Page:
Dasmeh, Pouria; Roman Doronin and Andreas Wagner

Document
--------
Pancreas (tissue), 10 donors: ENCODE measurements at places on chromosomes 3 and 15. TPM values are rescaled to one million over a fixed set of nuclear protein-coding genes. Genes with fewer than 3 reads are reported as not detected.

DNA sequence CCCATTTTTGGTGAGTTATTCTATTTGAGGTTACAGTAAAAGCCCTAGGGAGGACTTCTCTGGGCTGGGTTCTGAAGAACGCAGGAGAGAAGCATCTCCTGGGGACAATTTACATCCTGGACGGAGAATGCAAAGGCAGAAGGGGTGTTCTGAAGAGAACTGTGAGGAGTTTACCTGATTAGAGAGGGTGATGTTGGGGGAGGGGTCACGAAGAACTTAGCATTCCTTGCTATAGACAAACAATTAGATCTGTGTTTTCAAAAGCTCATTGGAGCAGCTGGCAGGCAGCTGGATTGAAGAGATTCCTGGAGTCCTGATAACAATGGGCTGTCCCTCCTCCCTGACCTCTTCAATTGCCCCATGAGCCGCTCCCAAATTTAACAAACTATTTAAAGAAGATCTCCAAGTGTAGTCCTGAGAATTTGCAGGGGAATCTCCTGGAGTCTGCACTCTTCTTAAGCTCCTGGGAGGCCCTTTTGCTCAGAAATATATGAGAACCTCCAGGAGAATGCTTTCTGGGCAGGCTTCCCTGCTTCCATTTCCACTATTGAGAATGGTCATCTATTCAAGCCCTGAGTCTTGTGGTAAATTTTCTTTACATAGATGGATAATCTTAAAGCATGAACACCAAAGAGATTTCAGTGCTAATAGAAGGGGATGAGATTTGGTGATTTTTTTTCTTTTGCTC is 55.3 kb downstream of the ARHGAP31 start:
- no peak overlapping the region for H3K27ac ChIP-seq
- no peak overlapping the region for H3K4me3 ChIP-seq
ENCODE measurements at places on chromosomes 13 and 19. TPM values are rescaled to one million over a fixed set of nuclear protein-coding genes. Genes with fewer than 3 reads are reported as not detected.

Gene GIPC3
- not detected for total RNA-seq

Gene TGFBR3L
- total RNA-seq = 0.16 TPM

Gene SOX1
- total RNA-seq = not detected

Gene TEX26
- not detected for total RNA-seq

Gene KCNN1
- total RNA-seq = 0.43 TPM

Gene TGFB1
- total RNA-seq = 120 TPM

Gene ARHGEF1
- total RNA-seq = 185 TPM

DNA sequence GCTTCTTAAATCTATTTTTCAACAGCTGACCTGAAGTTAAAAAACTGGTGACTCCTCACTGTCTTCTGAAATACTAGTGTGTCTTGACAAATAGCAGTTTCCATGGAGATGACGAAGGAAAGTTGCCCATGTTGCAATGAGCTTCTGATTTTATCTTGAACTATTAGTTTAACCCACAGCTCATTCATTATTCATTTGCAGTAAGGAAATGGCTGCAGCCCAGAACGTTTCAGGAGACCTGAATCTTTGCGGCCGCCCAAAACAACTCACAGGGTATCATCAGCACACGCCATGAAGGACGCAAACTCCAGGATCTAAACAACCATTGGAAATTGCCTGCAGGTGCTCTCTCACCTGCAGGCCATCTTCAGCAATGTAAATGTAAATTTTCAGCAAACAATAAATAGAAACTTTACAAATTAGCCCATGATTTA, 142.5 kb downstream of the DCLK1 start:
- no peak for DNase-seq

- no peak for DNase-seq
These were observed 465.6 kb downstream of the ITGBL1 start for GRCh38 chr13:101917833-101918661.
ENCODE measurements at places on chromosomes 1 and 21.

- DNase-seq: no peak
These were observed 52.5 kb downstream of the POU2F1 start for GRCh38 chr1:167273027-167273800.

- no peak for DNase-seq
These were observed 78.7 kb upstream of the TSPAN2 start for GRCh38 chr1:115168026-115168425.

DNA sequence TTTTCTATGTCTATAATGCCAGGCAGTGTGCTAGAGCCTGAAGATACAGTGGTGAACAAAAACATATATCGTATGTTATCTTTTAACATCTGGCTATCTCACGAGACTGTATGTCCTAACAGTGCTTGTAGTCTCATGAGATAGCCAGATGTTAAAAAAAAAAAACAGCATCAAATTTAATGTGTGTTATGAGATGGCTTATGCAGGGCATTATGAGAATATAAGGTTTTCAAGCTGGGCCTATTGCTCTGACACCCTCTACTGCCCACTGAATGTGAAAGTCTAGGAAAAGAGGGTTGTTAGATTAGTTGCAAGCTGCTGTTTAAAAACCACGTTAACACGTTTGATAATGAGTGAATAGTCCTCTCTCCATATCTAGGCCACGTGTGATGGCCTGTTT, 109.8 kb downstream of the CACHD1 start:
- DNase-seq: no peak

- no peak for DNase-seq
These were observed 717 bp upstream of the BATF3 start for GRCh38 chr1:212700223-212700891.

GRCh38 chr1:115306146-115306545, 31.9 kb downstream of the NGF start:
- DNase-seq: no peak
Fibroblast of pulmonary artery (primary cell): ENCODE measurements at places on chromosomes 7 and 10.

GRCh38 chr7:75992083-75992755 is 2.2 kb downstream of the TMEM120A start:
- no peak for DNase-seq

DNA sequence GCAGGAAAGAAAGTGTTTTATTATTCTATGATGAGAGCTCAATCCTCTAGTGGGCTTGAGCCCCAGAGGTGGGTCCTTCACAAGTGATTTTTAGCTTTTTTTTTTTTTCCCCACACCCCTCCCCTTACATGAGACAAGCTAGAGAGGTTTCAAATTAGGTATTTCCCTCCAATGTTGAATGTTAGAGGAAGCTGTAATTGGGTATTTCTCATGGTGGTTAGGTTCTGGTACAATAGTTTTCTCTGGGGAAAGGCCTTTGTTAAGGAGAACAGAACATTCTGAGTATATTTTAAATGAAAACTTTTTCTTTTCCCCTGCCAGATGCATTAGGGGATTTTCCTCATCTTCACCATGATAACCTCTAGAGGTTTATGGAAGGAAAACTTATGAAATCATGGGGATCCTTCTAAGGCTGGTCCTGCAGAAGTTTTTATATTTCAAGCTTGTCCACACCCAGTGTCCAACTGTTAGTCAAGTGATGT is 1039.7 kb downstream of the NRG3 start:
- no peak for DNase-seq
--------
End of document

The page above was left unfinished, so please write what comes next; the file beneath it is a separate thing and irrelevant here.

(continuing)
One key feature of proteins that form liquid droplets by phase separation inside a cell is multivalency-the presence of multiple sites that mediate interactions with other proteins. We know little about the variation of multivalency on evolutionary time scales. Here, we investigated the long-term evolution (similar to 600 million years) of multivalency in fungal mRNA decapping subunit 2 protein (Dcp2), and in the FET (FUS, EWS and TAF15) protein family. We found that multivalency varies substantially among the orthologs of these proteins. However, evolution has maintained the length scale at which sequence motifs that enable protein-protein interactions occur. That is, the total number of such motifs per hundred amino acids is higher and less variable than expected by neutral evolution. To help explain this evolutionary conservation, we developed a conformation classifier using machine-learning algorithms. This classifier demonstrates that disordered segments in Dcp2 and FET proteins tend to adopt compact conformations, which is necessary for phase separation. Thus, the evolutionary conservation we detected may help proteins preserve the ability to undergo phase separation. Altogether, our study reveals that the length scale of multivalent interactions is an evolutionarily conserved feature of two classes of phase-separating proteins in fungi and vertebrates.